Water and kids go hand-in-hand during the summer months, but daily doses of splishing and splashing need to be taken seriously despite the fun factor.
With that in mind, it’s important that you educate your entire family on summer safety while taking some of your own precautionary measures to ensure the season is free from hazards. The Imagine Project shares some key tasks that shouldn’t be overlooked.
Encourage Swimming Lessons
Whether you’re sending your kids off to camp, you’re headed to the beach, or you have a pool in your own backyard, it’s important that they feel confident in the water and learn how to swim in an effort to keep themselves safe. Experts suggest that the sooner you begin lessons, the better, as older kids have a harder time shaking early childhood fears — especially when it comes to breathing and buoyancy. While being supervised, start by letting your child dangle his/her feet in the pool before graduating to standing in a shallow area. Getting used to going underwater can take some time, so exercise patience. If you’re not in a position to teach your child the basics (or you simply don’t have enough time to commit to regular instruction), look to your local community for a place that offers lessons. Just make sure the instructor is certified by the Red Cross (or another reputable program) and is trained in CPR. Consider watching a session before making a commitment.
While some experts discourage the use of tools such as water wings while a child is learning to swim, they can be helpful for extremely small children and/or those who are truly terrified of the water. Life jackets are a must when going near deep bodies of water, whether on a boat or simply standing on the dock. No matter which floatation devices you decide to use, make sure they are age-, size-, and weight-appropriate so that they function correctly.
Exercise Chemical Smarts
While you want to keep your pool sanitary, there are now several companies that offer chlorine-free alternatives that are supposedly safer — to the point where people and pets can swallow water without any harm. However, if you want to stick with the old-fashioned protocol, make sure you exercise caution when using cyanuric acid to stabilize chlorine. If the levels are too high, the chlorine will lose efficiency. Consider getting a chemical feeder to periodically dispense measured amounts of chlorine into your pool so you don’t have to do it manually for at least a week. Maintaining a proper PH level is equally important, so keep a drop-type test kit on-hand. And, of course, when you’re not using any chemicals, make sure they’re safely locked up and out of harm’s way.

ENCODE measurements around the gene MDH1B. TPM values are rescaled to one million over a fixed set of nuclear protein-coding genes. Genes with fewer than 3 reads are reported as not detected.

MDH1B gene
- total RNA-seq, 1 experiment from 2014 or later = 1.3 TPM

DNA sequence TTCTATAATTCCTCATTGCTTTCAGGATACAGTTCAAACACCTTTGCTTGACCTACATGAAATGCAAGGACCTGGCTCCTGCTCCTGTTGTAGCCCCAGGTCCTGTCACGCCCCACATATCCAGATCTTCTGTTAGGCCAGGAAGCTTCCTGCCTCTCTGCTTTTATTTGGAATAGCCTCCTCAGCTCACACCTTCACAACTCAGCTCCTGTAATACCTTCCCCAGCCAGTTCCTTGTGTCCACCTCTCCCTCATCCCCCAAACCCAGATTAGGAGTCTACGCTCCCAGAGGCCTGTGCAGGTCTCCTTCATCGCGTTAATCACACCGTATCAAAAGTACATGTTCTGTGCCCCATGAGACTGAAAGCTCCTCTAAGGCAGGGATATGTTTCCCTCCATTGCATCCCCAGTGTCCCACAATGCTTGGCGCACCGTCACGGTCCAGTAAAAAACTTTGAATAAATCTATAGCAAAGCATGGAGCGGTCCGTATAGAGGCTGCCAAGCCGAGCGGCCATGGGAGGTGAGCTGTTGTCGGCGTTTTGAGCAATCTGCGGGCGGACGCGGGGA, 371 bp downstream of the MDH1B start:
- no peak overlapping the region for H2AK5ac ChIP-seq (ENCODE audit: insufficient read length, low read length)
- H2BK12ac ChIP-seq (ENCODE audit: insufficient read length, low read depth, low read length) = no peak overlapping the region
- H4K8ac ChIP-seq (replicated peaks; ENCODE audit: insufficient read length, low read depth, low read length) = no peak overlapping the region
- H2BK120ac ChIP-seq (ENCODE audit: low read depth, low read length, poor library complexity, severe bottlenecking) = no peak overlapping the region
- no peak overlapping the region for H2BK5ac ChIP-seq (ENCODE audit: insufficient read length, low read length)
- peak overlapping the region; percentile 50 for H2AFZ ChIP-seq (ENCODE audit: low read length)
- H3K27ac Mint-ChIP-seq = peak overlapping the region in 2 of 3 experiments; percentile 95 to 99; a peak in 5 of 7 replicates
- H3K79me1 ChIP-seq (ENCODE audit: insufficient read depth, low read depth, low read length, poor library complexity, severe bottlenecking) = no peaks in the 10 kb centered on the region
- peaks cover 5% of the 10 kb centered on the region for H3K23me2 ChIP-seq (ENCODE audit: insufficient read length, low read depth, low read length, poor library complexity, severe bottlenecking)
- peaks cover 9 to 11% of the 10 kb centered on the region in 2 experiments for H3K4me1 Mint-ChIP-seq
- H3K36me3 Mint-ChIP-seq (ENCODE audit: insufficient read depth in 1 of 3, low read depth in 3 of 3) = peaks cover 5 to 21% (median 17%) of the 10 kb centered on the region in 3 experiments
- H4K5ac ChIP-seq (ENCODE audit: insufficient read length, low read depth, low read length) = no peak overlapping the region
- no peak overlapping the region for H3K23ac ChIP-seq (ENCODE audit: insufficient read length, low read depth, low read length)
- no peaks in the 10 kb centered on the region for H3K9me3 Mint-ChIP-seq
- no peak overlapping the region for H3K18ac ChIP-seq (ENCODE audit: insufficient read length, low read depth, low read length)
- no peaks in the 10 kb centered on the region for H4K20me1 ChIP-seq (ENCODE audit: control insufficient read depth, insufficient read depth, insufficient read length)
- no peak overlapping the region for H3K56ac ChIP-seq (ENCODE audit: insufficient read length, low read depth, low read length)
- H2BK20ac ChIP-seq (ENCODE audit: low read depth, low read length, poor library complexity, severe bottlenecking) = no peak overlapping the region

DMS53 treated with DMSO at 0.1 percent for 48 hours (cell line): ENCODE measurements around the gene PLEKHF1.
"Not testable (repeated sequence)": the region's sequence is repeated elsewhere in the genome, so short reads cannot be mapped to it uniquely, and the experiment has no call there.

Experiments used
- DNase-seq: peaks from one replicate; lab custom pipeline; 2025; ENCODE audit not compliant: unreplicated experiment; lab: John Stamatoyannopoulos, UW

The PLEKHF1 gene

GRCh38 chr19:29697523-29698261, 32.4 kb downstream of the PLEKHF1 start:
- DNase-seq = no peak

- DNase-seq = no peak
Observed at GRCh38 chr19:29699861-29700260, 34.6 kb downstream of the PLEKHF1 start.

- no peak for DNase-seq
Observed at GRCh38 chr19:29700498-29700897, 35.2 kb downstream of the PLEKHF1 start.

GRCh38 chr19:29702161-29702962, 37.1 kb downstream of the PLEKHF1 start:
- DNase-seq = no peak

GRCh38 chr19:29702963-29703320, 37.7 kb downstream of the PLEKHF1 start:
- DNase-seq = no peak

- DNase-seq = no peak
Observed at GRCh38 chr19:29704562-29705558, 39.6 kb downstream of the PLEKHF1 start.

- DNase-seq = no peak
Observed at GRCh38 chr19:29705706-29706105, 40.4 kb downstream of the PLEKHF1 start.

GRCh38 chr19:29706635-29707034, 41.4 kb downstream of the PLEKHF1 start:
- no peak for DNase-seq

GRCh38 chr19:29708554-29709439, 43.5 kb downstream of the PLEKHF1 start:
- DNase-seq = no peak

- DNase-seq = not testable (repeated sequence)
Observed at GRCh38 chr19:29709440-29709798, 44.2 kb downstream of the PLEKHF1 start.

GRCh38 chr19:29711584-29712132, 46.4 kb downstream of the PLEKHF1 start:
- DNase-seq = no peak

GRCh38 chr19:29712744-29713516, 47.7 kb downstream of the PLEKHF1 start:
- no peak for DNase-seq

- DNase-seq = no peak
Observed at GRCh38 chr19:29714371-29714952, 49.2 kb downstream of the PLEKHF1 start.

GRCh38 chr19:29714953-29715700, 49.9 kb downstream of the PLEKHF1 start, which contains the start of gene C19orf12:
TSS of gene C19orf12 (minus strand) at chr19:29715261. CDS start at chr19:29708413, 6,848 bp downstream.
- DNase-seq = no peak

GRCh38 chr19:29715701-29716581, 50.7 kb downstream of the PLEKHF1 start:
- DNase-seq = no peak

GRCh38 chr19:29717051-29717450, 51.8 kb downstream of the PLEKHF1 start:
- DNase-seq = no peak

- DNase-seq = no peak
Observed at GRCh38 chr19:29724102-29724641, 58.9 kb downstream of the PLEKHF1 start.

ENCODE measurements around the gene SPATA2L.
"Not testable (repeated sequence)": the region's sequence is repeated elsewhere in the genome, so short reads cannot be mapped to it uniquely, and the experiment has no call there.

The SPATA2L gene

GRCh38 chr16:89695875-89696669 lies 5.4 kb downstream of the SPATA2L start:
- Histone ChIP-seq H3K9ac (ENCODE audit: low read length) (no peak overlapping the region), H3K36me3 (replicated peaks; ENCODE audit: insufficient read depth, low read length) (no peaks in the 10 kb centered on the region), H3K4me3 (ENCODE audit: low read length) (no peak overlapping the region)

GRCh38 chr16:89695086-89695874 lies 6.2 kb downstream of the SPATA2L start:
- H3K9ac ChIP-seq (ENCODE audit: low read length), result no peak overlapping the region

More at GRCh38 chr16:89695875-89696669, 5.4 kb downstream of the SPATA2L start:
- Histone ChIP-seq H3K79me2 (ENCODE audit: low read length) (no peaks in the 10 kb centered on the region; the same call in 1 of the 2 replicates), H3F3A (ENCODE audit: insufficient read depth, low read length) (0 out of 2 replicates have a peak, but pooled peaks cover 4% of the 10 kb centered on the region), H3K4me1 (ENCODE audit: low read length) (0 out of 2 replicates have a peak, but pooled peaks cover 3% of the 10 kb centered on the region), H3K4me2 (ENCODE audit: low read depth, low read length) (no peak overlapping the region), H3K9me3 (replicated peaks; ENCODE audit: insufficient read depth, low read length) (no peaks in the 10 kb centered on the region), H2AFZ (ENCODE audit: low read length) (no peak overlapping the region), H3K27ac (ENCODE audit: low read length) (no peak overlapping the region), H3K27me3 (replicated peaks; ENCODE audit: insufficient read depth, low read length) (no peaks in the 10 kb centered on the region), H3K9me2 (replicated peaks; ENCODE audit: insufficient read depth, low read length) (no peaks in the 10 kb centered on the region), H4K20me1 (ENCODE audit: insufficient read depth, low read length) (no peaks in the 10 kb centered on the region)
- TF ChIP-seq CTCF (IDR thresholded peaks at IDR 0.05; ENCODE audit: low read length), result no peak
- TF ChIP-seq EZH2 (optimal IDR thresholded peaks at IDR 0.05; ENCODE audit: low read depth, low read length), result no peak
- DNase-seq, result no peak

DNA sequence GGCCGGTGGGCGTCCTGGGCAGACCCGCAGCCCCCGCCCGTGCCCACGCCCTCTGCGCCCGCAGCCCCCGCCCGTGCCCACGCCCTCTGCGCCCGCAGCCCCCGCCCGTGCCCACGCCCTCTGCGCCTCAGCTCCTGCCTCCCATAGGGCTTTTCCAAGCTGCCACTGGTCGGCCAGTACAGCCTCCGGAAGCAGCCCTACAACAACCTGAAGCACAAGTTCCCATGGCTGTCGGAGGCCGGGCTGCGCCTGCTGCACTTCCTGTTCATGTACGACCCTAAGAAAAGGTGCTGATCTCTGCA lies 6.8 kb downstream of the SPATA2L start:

When it comes to pool safety, consider installing a high fence, cover, and an alarm as precautionary measures, and restrict access by removing stairs and ladders when not in use. Institute safety rules for both children and guests. For example, no running near the pool to prevent slipping, encourage diving with a “feet first” only policy to prevent head injuries (or a fatality), and no kids in the pool without adult supervision — ideally, each parent or guardian should be trained in CPR in case of an emergency.
A fence can keep kids and pets in the neighborhood from wandering into your pool area. The materials you use to build your fence will significantly affect its cost. For example, a chain-link fence will run you $13 per square foot on average, while a vinyl fence will typically cost $30 per square foot. When researching “inexpensive fence companies near me”, carefully consider customer reviews and ratings and look to see if any installers are currently offering discounts and credits.
With all the extra time spent outdoors, don’t forget to protect your kids from the sun and mosquitoes. Try to avoid being outside during 10 a.m. and 4 p.m., when the sun is at its peak, and reapply an SPF of 30 or higher every couple of hours — more frequently if there’s a lot of water time and/or sweating. Use a sunscreen that is safe and healthy for the skin, body, and environment (your skin is the largest organ of the body and absorbs chemicals easily). Beautycounter has a wonderful chemical free sunscreen for all ages. You can apply an approved insect repellent with DEET but this is a toxic chemical. If you’d like to try something more natural use 2 oz of liquid coconut oil mixed with 15 drops of Lemongrass and 15 drops of Lavender Essential Oils, just spray on the skin or rub it in before going outside. You may need to reapply after a couple of hours.
If it’s cloudy outside and you can’t play in the water, an alternative to outdoor fun would be The Imagine Project journaling process. Kids love it and it gives them a chance to speak from there heart and Imagine new possibilities about a sunny day tomorrow or what might be happening when they go back to school in the fall.
Good luck and have a great summer!
Thank you to Amanda Henderson for your contributions in writing this article.
Photo Credit: Pixabay.
Dianne is the founder and CEO of The Imagine Project, Inc., a nonprofit organization that helps children K-12 (and adults) process and heal from difficult life circumstances through expressive writing. Dianne has her Masters in Psychiatric/Mental Health Nursing, has written multiple books, is an international speaker, lives outside of Denver, CO, and has 3 grown children. Learn more about The Imagine Project at www.theimagineproject.org.